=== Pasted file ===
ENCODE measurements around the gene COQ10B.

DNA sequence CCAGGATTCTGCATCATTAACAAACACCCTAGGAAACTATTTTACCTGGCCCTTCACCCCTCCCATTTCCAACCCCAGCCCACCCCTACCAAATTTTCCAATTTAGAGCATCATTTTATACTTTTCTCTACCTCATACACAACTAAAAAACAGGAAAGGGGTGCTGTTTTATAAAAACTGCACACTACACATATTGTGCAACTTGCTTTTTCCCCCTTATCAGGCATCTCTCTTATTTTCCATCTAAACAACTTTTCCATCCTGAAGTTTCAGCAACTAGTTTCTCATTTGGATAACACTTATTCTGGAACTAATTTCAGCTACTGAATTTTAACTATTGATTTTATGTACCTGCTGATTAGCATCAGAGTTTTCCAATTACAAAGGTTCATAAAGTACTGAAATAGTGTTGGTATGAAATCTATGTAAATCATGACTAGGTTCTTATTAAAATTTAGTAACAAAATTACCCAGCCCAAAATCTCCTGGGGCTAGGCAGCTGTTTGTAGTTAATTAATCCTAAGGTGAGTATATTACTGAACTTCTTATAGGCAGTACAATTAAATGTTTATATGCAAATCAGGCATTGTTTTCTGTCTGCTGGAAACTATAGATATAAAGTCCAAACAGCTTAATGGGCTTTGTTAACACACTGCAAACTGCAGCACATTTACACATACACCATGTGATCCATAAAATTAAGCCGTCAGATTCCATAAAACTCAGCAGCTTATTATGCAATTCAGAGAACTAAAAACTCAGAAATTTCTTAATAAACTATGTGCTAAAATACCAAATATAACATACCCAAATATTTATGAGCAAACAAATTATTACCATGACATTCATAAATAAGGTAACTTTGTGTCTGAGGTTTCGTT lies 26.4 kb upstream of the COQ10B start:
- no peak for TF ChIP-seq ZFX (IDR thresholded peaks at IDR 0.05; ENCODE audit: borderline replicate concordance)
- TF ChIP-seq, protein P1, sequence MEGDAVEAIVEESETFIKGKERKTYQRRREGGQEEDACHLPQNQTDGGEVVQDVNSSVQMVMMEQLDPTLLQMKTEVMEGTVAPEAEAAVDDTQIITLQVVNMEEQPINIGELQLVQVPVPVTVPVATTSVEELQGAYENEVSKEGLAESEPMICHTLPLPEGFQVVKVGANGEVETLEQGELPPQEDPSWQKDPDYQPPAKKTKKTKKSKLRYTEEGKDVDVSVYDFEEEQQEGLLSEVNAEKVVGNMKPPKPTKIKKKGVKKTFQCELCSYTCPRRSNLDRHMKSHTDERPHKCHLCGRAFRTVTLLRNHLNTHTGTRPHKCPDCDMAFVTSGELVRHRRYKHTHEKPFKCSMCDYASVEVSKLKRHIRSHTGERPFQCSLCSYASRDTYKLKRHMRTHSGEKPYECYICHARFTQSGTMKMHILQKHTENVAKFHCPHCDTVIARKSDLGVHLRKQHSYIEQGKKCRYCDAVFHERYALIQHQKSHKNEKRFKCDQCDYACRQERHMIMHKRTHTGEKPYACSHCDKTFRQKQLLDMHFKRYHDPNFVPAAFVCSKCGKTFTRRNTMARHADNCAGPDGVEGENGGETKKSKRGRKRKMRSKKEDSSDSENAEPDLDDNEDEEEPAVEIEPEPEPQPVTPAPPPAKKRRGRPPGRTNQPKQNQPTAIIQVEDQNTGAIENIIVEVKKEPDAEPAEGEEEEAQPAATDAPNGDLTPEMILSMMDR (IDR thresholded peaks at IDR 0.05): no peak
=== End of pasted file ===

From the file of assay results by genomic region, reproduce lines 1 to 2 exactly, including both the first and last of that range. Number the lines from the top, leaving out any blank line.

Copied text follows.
ENCODE measurements around the gene COQ10B.

DNA sequence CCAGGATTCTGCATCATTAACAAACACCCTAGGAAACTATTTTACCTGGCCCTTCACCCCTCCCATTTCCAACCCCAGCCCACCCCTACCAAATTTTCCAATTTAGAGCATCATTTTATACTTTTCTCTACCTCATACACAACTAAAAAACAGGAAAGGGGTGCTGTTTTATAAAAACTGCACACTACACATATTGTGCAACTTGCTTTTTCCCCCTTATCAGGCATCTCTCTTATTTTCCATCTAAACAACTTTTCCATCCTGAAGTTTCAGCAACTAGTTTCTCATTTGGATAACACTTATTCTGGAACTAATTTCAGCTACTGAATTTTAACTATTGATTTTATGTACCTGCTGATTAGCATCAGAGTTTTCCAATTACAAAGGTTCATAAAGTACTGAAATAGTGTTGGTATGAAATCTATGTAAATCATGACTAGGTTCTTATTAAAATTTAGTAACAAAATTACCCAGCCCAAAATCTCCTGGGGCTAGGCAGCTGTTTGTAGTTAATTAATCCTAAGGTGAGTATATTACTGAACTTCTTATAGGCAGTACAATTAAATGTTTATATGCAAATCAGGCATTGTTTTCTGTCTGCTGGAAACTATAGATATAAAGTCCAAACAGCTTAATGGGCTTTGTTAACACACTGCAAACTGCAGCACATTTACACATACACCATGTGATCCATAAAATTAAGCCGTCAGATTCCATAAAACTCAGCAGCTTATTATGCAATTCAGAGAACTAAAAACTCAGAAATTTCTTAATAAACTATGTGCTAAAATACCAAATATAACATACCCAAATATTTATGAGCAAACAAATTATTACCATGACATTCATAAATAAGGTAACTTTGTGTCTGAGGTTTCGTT lies 26.4 kb upstream of the COQ10B start: